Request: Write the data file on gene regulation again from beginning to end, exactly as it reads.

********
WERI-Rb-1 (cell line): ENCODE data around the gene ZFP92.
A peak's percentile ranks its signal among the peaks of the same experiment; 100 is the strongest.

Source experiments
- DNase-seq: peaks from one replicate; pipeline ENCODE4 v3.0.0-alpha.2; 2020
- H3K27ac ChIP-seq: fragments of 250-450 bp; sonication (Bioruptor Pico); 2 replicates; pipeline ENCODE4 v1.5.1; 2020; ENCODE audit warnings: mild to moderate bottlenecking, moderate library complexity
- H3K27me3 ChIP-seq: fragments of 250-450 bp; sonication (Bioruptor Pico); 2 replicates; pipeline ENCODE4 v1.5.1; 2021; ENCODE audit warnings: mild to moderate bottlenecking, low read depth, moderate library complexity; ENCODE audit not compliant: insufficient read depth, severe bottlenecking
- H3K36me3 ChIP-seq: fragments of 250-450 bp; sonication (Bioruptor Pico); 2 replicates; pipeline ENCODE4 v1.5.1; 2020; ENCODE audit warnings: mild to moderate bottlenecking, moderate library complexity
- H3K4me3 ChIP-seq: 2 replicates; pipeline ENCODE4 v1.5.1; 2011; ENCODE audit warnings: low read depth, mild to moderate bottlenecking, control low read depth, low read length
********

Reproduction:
WERI-Rb-1 (cell line): ENCODE data around the gene ZFP92.
A peak's percentile ranks its signal among the peaks of the same experiment; 100 is the strongest.

Source experiments
- DNase-seq: peaks from one replicate; pipeline ENCODE4 v3.0.0-alpha.2; 2020
- H3K27ac ChIP-seq: fragments of 250-450 bp; sonication (Bioruptor Pico); 2 replicates; pipeline ENCODE4 v1.5.1; 2020; ENCODE audit warnings: mild to moderate bottlenecking, moderate library complexity
- H3K27me3 ChIP-seq: fragments of 250-450 bp; sonication (Bioruptor Pico); 2 replicates; pipeline ENCODE4 v1.5.1; 2021; ENCODE audit warnings: mild to moderate bottlenecking, low read depth, moderate library complexity; ENCODE audit not compliant: insufficient read depth, severe bottlenecking
- H3K36me3 ChIP-seq: fragments of 250-450 bp; sonication (Bioruptor Pico); 2 replicates; pipeline ENCODE4 v1.5.1; 2020; ENCODE audit warnings: mild to moderate bottlenecking, moderate library complexity
- H3K4me3 ChIP-seq: 2 replicates; pipeline ENCODE4 v1.5.1; 2011; ENCODE audit warnings: low read depth, mild to moderate bottlenecking, control low read depth, low read length